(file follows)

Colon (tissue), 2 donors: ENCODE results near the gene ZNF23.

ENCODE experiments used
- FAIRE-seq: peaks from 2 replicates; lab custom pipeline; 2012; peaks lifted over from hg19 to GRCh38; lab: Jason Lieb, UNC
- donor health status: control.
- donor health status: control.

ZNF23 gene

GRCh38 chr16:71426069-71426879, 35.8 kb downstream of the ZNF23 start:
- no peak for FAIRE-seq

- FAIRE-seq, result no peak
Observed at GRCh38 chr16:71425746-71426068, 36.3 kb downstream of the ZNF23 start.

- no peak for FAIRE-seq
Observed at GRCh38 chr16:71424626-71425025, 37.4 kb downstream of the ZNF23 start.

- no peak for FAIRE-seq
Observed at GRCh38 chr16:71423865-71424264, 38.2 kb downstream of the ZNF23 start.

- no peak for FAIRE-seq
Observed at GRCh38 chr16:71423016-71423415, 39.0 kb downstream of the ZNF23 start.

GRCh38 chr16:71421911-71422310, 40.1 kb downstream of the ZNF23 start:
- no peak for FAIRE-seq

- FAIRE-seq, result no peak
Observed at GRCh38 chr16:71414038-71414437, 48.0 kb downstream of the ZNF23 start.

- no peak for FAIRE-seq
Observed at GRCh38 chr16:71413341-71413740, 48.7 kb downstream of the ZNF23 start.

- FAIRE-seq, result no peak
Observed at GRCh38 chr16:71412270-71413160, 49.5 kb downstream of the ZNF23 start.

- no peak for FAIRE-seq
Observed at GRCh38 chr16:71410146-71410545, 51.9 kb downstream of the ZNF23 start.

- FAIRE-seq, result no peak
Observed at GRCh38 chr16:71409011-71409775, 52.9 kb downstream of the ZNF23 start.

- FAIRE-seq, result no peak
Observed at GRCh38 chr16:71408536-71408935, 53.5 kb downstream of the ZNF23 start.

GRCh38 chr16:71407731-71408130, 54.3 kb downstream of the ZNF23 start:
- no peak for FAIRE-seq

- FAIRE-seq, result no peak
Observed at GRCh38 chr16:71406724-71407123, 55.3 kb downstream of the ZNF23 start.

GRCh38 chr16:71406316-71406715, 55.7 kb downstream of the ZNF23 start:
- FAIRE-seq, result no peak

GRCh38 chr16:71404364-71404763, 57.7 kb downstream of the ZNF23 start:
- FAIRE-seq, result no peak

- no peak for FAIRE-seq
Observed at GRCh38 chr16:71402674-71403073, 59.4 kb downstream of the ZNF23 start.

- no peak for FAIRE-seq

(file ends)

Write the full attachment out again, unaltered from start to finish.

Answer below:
Colon (tissue), 2 donors: ENCODE results near the gene ZNF23.

ENCODE experiments used
- FAIRE-seq: peaks from 2 replicates; lab custom pipeline; 2012; peaks lifted over from hg19 to GRCh38; lab: Jason Lieb, UNC
- donor health status: control.
- donor health status: control.

ZNF23 gene

GRCh38 chr16:71426069-71426879, 35.8 kb downstream of the ZNF23 start:
- no peak for FAIRE-seq

- FAIRE-seq, result no peak
Observed at GRCh38 chr16:71425746-71426068, 36.3 kb downstream of the ZNF23 start.

- no peak for FAIRE-seq
Observed at GRCh38 chr16:71424626-71425025, 37.4 kb downstream of the ZNF23 start.

- no peak for FAIRE-seq
Observed at GRCh38 chr16:71423865-71424264, 38.2 kb downstream of the ZNF23 start.

- no peak for FAIRE-seq
Observed at GRCh38 chr16:71423016-71423415, 39.0 kb downstream of the ZNF23 start.

GRCh38 chr16:71421911-71422310, 40.1 kb downstream of the ZNF23 start:
- no peak for FAIRE-seq

- FAIRE-seq, result no peak
Observed at GRCh38 chr16:71414038-71414437, 48.0 kb downstream of the ZNF23 start.

- no peak for FAIRE-seq
Observed at GRCh38 chr16:71413341-71413740, 48.7 kb downstream of the ZNF23 start.

- FAIRE-seq, result no peak
Observed at GRCh38 chr16:71412270-71413160, 49.5 kb downstream of the ZNF23 start.

- no peak for FAIRE-seq
Observed at GRCh38 chr16:71410146-71410545, 51.9 kb downstream of the ZNF23 start.

- FAIRE-seq, result no peak
Observed at GRCh38 chr16:71409011-71409775, 52.9 kb downstream of the ZNF23 start.

- FAIRE-seq, result no peak
Observed at GRCh38 chr16:71408536-71408935, 53.5 kb downstream of the ZNF23 start.

GRCh38 chr16:71407731-71408130, 54.3 kb downstream of the ZNF23 start:
- no peak for FAIRE-seq

- FAIRE-seq, result no peak
Observed at GRCh38 chr16:71406724-71407123, 55.3 kb downstream of the ZNF23 start.

GRCh38 chr16:71406316-71406715, 55.7 kb downstream of the ZNF23 start:
- FAIRE-seq, result no peak

GRCh38 chr16:71404364-71404763, 57.7 kb downstream of the ZNF23 start:
- FAIRE-seq, result no peak

- no peak for FAIRE-seq
Observed at GRCh38 chr16:71402674-71403073, 59.4 kb downstream of the ZNF23 start.

- no peak for FAIRE-seq